This article discusses climate change and the possibility that it will lead to mass migration and conflict.
This week’s United Nations climate report, drawing on almost 100 leading scientists around the world, keeps climate change in the headlines — as do Hurricanes Florence and Michael, Typhoon Mangkhut, and the heat waves and wildfires in the United States and Europe in 2018.
With the intensified debates on the consequences of climate change comes a renewed concern about climate-change-induced migration. Will the effects of climate change prompt large flows of environmental migrants and, in turn, increase the risk of violence and conflict?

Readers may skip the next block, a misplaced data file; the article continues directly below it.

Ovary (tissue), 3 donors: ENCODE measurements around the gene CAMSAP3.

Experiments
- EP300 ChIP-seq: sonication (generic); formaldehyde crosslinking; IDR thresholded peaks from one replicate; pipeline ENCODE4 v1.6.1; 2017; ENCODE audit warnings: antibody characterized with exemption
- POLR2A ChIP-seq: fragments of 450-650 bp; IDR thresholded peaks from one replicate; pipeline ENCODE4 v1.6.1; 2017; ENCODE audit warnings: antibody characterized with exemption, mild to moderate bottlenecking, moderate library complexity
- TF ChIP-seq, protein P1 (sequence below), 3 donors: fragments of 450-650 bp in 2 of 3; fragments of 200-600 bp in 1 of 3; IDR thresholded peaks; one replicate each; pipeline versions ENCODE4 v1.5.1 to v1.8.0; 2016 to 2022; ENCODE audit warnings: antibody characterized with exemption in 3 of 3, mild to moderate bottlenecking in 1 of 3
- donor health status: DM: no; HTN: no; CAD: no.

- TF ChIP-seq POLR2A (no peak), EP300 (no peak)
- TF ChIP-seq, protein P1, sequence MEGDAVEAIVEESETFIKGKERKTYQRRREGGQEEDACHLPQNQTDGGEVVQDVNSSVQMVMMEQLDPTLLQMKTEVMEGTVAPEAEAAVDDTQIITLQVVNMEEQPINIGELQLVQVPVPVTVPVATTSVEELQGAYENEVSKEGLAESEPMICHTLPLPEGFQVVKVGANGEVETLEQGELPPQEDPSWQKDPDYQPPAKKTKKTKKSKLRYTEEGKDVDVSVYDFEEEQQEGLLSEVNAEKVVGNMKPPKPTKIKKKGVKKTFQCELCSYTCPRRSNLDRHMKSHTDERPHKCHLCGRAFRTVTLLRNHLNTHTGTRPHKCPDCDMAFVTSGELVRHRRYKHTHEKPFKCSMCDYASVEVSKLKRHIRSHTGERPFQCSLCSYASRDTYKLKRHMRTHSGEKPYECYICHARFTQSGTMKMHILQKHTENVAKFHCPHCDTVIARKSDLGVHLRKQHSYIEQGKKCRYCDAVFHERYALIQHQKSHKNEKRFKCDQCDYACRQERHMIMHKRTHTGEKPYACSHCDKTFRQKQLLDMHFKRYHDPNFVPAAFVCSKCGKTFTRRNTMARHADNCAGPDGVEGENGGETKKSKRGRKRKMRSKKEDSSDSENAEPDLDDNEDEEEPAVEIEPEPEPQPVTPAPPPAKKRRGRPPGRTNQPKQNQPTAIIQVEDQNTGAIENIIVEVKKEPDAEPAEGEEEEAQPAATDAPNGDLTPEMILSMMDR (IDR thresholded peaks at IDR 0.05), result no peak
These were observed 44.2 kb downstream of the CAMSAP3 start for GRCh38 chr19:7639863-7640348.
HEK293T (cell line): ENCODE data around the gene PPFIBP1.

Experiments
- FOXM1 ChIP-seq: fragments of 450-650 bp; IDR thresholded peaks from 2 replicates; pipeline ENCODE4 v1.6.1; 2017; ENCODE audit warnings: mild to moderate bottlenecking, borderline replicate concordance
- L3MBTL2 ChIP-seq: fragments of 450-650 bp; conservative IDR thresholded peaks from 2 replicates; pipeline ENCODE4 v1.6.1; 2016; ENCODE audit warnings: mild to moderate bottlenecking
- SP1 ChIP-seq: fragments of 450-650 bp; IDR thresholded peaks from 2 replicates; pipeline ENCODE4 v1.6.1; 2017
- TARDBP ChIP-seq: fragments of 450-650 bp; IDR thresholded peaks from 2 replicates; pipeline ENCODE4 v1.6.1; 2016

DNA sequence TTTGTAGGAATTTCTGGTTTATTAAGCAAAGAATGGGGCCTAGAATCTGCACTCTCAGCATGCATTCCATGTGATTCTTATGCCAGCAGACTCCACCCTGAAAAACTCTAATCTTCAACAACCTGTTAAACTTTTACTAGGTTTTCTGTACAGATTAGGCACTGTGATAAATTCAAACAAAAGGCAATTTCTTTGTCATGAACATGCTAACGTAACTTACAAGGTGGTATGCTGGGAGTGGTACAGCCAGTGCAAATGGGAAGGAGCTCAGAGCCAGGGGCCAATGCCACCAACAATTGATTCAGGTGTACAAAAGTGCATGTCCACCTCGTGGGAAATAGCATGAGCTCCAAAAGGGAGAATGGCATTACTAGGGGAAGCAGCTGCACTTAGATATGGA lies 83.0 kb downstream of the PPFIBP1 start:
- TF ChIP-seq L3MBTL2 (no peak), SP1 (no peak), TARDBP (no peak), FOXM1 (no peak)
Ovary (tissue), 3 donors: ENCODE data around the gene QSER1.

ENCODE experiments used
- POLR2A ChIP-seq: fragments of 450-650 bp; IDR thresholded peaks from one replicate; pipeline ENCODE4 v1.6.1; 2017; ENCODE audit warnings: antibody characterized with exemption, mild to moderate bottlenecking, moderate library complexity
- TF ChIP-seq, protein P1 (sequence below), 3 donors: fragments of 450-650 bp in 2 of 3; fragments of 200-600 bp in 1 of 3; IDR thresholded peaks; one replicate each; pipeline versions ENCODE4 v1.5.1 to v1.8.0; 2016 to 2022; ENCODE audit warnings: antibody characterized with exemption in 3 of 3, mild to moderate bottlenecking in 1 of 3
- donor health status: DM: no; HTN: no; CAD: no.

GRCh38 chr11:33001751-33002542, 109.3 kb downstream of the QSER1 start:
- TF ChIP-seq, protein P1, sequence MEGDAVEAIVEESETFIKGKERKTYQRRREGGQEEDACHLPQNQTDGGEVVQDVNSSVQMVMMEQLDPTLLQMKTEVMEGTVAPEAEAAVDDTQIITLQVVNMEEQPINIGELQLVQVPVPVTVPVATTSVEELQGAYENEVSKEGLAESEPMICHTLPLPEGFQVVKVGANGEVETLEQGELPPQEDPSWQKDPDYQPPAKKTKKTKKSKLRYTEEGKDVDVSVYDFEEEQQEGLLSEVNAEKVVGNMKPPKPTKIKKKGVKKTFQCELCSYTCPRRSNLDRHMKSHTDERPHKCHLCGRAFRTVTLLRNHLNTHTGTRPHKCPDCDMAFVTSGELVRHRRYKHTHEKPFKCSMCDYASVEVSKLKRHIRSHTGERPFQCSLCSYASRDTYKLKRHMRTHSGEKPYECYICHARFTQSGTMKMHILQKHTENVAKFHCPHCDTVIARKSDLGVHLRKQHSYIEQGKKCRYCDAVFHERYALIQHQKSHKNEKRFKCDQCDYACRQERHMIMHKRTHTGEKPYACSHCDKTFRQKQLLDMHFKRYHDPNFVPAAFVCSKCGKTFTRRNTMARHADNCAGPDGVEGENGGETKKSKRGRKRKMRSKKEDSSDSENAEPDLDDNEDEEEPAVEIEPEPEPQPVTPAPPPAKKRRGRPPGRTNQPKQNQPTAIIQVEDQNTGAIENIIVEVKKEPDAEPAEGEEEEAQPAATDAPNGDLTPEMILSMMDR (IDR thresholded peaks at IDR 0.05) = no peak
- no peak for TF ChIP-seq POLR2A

While few, if any, migrants are directly or deliberately associated with conflict, it could occur because newcomers increase competition for jobs, public services and other scarce resources such as housing. The inflow of migrants can also undermine social cohesion, especially when the arrival of migrants upsets an “unstable” ethno-political balance.